xtra_feature-9382Another gem, “Sinner’s Prayer,” from American songwriter Slaid Cleaves. Despite the dated intro with “For the Love of the Song” you get a deeply succinct (and awfully relatable!) look behind what prompted the writing:

When people see me on the street
They think they see an honest man
They don’t know what lies beneath
But some of them would understand
They know the soul and what it hides
You sometimes see it in their eyes
A guilty man where a child once stood
I’m not living like I should

This song, like any and all in the Slaid Cleaves discography, is replete with the human experience. It isn’t just for Americana charm that Cleaves, the harrowed Mainer-turned-Texan, sings about the sullied pawns and railroads, and old-time bars, and Old Milwaukee and 32s. He conjures old-time images to recover an old-time predicament: namely, that our lives are often known and defined by their stripping effects, by the things we have taken from us, and the things that don’t go according to plan because we change (his newest album, entitled Everything You Love Will Be Taken Away, says as much). Don’t get the impression from the arrangement and instrumentation that his songs are nostalgic–they may be sad country songs, but they also aren’t. His songwriting is much more than that, and his voice is purer (Live at the Horseshoe is a testament to this). Their scope isn’t limited to any place but the human heart–of our struggles in the face of death, “waiting for real life to start,” our pursuit of and longing for reprieve.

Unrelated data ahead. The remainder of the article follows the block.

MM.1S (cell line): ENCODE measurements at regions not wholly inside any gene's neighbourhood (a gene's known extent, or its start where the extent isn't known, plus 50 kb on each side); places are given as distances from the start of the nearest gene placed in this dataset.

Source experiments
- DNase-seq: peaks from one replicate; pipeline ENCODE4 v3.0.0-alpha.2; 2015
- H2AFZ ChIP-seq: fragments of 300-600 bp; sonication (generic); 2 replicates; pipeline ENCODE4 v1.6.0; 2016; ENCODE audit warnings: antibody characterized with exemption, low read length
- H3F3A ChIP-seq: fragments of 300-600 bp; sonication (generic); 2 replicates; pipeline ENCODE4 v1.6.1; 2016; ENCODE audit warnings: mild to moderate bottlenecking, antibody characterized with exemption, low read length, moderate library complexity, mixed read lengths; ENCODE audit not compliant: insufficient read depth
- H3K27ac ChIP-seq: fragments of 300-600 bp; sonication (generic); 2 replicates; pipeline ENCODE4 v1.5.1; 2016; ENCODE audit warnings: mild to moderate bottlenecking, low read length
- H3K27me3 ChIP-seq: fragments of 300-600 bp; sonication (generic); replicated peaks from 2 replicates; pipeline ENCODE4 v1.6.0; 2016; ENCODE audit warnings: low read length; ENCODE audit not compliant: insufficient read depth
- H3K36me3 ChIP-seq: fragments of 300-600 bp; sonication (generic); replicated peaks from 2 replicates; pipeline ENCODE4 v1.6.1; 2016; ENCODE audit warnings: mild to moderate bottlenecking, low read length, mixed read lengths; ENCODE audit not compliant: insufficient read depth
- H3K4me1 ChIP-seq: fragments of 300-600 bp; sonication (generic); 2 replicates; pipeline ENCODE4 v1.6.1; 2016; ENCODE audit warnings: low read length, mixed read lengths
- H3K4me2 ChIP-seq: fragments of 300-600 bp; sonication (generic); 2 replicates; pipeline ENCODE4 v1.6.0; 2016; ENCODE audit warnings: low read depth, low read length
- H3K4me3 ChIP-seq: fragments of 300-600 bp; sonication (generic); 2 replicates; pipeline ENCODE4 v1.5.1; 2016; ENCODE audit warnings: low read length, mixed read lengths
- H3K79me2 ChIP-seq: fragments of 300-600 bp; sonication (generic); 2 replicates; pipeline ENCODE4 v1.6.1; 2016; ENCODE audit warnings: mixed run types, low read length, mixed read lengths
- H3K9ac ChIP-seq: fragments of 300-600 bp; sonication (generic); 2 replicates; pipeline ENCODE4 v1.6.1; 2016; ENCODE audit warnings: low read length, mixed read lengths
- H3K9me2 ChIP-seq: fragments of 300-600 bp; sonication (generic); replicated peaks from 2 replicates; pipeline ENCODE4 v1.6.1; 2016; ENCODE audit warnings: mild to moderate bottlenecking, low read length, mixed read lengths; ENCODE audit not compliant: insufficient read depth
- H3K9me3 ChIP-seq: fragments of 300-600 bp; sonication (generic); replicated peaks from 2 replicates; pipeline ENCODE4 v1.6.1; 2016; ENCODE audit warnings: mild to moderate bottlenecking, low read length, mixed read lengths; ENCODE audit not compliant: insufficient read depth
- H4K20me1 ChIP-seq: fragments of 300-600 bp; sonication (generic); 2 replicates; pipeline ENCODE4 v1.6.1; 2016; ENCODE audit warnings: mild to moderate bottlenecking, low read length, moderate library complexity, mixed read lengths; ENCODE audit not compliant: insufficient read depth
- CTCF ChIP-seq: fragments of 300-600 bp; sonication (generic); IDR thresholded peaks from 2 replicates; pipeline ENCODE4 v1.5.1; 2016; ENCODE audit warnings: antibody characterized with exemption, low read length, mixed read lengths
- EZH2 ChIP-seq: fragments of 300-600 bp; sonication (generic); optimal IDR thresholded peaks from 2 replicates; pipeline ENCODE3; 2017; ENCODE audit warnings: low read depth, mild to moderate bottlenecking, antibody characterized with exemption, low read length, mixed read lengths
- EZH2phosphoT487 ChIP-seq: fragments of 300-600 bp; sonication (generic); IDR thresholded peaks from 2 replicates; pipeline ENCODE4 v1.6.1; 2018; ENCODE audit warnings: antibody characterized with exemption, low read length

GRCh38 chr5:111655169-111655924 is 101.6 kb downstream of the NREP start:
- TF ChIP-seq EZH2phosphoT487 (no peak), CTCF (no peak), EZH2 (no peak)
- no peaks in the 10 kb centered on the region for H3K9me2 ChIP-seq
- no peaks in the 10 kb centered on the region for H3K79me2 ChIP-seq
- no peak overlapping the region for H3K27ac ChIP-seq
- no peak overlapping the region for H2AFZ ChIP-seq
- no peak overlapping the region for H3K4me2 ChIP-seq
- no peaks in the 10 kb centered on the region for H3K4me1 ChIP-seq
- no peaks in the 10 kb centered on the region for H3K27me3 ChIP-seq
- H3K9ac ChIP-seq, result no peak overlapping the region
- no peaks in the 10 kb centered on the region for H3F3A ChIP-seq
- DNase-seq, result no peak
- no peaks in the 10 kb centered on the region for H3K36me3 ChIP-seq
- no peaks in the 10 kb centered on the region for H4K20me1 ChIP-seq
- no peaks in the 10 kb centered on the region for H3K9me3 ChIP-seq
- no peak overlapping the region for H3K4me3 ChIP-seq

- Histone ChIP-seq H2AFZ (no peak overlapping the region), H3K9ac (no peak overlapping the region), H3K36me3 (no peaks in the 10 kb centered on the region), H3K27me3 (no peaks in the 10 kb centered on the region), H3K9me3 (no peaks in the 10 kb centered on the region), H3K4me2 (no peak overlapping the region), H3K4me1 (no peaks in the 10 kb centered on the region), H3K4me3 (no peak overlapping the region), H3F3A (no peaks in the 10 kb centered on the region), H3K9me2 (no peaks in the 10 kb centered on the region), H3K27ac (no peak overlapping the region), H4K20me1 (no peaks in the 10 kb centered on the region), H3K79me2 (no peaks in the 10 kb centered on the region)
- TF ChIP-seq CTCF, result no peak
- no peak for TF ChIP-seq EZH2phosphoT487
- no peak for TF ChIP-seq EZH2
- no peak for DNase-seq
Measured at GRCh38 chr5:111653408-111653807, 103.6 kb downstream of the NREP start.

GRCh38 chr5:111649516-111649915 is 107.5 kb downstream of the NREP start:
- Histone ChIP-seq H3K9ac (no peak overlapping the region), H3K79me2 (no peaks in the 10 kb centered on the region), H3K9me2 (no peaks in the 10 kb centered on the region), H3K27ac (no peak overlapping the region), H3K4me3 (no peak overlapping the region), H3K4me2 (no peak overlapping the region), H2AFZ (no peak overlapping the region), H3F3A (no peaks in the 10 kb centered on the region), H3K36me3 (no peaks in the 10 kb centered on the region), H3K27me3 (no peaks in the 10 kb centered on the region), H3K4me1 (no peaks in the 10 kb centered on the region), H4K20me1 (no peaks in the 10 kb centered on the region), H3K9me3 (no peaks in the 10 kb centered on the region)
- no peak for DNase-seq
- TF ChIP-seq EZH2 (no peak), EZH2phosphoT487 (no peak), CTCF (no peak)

If you want more Slaid, well, start with these, and then listen to the Breakout on American Music, where he sits front-and-center:

1) “Cry

2) “One Good Year”

3) “Broke Down

4) “Black T Shirt

5) “No Angel Knows